Sometimes parents say to me, “I’m looking for a tutor who can help get my son into School X” (where ‘School X’ is a competitive independent school or selective grammar school).
There are four things I suggest (politely but firmly) to these parents:
Any tutor who claims to be able to ‘get your child into school X’ is being misleading. First and foremost, tutors don’t sit exams, students do. If the school offers your child a place, it’s your child who will have ‘got in’.
Independent schools, the Independent Schools Examination Board (ISEB), selective grammar schools and selective grammar school consortia design robust 11+ entrance exams.
It’s true that all these exams have a similar objective: to test understanding and skills in a fair way. And they are structured in a similar way, with papers covering English and Maths, possibly Creative Writing and possibly Verbal and/or Non-Verbal Reasoning.
But the formats vary between schools, and schools like to keep their exams fresh and unpredictable from year to year to ensure there is a level playing field for all candidates. Very few release specimen or past papers.
It’s worth bearing in mind also that the written exam is only one part (albeit an important part) of the school entrance assessment process. Rest assured the assessment panel at the senior school will be looking closely at the report provided by your child’s school, and your child will also likely be interviewed by the senior school’s Headteacher or member of the Senior Leadership Team.
Increasingly schools are introducing more comprehensive/holistic assessments, inviting candidates to attend a multidimensional ‘assessment morning’. Candidates have an individual interview, sit entrance tests and participate with other candidates in group activities and guided conversations/debates. Some assessment mornings include a break/lunch and ‘mock lesson’, possibly mixing candidates together with students already at the school.
There is no system to beat – or attempt to beat. Schools are adept at designing exams that identify the natural skills that candidates have. If there were a system, 11+ written exams (hence assessments) would be meaningless.
When parents say they want to ‘get their child into School X’, the phrase seems to imply they don’t actually believe their child merits a place at the school.
Parents seem to think that it’s acceptable for their son or daughter to try to slip through the net, perhaps in the same way many people think it’s acceptable to avoid detection by speed cameras.
And they want their child to slip through that net – sometimes with an alarming eagerness and determination.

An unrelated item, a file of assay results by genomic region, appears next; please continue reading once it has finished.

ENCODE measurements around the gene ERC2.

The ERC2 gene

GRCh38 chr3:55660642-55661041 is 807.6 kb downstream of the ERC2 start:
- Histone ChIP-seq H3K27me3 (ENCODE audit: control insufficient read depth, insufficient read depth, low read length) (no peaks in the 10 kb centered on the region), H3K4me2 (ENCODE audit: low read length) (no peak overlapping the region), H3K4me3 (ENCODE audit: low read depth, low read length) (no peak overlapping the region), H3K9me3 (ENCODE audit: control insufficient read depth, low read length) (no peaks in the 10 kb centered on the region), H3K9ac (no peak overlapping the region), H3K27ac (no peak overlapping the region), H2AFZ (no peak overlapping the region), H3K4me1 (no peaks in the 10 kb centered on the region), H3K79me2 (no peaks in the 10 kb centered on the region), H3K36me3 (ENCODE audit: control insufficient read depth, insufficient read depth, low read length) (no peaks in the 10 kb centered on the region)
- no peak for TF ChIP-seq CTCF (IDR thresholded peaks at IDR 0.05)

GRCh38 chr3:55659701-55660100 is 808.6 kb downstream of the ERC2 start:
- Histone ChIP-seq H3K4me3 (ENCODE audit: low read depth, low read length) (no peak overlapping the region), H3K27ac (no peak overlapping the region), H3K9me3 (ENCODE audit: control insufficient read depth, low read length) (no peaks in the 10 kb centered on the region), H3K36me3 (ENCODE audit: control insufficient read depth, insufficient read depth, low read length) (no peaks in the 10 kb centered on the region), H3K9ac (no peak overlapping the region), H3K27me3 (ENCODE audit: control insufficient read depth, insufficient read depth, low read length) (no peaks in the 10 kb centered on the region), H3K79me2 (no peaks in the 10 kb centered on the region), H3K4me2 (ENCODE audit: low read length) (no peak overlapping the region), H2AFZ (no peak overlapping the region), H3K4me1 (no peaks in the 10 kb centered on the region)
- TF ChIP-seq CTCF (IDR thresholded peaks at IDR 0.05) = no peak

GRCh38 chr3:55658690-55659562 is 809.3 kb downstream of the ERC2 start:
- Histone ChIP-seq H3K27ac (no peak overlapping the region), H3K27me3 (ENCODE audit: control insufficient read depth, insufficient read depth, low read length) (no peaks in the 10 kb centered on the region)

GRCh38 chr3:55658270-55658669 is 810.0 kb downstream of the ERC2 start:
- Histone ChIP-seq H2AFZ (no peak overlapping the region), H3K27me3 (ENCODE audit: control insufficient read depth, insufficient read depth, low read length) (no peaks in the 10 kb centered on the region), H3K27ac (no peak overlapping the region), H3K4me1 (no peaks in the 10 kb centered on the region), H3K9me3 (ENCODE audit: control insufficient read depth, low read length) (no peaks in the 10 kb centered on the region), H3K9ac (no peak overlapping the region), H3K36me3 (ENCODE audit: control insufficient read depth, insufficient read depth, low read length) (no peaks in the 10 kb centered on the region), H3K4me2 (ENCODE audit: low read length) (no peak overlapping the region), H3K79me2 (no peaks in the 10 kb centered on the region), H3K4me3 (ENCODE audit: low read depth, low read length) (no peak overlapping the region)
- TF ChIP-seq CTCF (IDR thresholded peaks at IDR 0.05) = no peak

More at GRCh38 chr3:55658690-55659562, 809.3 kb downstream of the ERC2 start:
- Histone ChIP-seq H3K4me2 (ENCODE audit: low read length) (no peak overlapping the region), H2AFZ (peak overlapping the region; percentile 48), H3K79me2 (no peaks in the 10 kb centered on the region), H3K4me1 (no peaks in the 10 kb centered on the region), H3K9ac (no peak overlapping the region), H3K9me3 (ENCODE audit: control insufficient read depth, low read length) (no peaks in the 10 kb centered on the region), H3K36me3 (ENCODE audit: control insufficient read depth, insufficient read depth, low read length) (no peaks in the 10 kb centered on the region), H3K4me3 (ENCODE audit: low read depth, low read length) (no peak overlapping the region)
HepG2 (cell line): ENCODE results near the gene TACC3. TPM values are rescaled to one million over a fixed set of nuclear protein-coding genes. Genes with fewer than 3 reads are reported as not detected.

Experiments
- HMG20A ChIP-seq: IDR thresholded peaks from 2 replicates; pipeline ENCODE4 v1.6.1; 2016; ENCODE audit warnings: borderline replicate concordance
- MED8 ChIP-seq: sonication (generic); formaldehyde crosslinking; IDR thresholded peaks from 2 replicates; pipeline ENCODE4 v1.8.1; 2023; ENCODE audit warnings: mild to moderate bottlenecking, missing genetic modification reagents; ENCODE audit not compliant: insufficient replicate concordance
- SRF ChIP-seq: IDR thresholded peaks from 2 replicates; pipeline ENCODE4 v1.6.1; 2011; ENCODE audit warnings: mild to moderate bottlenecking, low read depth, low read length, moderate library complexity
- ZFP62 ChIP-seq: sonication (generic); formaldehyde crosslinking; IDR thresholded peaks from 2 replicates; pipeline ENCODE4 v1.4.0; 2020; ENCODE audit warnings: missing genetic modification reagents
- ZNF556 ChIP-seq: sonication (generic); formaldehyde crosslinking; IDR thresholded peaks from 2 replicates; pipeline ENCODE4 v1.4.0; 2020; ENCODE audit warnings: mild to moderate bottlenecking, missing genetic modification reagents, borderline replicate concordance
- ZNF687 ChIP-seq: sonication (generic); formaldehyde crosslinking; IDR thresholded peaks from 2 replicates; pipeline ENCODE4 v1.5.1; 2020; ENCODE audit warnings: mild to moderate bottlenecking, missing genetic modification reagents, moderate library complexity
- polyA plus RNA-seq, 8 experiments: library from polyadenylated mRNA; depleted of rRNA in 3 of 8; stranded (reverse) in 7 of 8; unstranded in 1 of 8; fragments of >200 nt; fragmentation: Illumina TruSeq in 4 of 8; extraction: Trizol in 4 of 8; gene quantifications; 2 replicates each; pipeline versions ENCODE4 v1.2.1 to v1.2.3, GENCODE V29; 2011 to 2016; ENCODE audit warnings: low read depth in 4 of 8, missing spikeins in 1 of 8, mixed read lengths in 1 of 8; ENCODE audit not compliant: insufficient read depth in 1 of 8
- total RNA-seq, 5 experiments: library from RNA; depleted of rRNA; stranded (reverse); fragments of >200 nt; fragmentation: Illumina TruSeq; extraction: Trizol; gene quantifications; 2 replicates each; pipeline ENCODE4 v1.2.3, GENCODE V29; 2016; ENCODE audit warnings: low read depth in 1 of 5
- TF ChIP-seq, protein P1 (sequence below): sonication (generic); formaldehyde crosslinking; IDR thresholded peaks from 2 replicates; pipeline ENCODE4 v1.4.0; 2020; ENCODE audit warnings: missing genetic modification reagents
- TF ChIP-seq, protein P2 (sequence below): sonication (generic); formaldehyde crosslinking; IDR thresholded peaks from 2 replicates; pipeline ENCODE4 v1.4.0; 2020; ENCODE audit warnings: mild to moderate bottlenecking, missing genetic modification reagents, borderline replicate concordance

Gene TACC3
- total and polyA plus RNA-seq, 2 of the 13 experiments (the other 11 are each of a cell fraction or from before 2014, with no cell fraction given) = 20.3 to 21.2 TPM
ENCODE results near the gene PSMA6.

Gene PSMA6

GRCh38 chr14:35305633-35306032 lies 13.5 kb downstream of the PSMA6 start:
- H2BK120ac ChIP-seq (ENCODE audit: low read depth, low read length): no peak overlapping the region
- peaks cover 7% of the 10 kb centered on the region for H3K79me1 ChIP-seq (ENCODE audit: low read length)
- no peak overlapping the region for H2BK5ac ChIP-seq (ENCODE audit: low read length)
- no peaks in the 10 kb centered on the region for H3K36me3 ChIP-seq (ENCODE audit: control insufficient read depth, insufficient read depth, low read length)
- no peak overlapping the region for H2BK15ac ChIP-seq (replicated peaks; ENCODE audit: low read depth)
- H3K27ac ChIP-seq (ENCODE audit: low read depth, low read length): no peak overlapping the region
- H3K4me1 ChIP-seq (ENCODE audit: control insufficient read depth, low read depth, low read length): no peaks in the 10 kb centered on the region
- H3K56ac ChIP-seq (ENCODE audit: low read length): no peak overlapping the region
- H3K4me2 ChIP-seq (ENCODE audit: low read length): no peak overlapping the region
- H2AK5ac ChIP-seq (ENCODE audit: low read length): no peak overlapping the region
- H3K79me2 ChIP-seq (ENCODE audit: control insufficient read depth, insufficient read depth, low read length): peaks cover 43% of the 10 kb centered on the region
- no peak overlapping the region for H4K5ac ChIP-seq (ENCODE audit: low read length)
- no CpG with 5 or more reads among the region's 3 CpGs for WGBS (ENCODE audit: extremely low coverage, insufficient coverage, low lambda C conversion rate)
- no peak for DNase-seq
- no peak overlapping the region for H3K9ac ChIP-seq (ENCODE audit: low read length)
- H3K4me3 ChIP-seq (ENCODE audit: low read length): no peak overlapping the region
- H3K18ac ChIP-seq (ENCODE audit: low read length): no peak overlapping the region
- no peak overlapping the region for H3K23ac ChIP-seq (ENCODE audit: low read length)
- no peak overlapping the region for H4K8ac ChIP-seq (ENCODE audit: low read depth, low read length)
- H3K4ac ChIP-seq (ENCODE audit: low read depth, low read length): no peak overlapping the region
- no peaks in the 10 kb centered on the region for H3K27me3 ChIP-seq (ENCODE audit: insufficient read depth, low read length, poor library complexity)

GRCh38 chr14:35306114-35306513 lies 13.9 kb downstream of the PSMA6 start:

But why would they want this?
School entrance exams are not like qualifications. With GCSEs and A-levels, for example, the aim is to achieve the highest grades possible. Students will use their grades in a number of ways, for example to support a university application or populate a first CV. But essentially these qualifications are standalone achievements, ends in themselves.
School entrance exams are not ends in themselves. They are just the beginning. If schools offer students places and the students accept, they will actually then go to the schools. They will need to continue to demonstrate and develop those skills they indicated in their assessments that they have. They will be expected to progress at the same rate as their classmates, and consistently achieve internal test and public exam results that are in line with the schools’ expectations.
The Principal of an independent girls’ school put this into perspective for me. She said it tends to be straightforward to spot students who have had the ‘wrong kind’ of tutoring in advance of 11+ exams – that is, tutoring that tries to beat a system. Students insert ‘clever’ paragraphs and phrases that have obviously just been learned by rote, and incorrectly applied and/or out of keeping with their other exam responses.
But if a student has ever managed somehow to slip through, inevitably she has quickly found it a struggle to keep up with her classmates. She may continue to try to tread water through tutoring, but this can only result in her becoming demotivated, exhausted and miserable, wanting to leave the school. This is not only disorientating for her but a terrible blow for her confidence.
11+ exams are designed to test candidates’ understanding of the curriculum and ability to apply their English language and Maths skills, including deduction and inference.
At Cornerstone Tutors, our approach is the same whatever the student’s objective. We provide tutoring only for those who genuinely would benefit. Our objectives are to help students work through blocks to understanding, build confidence and develop their natural skills. For students who are looking ultimately to sit senior school assessments, our approach is not to arm them with a superficial bag of tricks to attempt to beat a system that doesn’t exist, but help them to be ready to demonstrate their true capabilities and potential.
We advise parents to consider their choices of senior schools carefully with their children.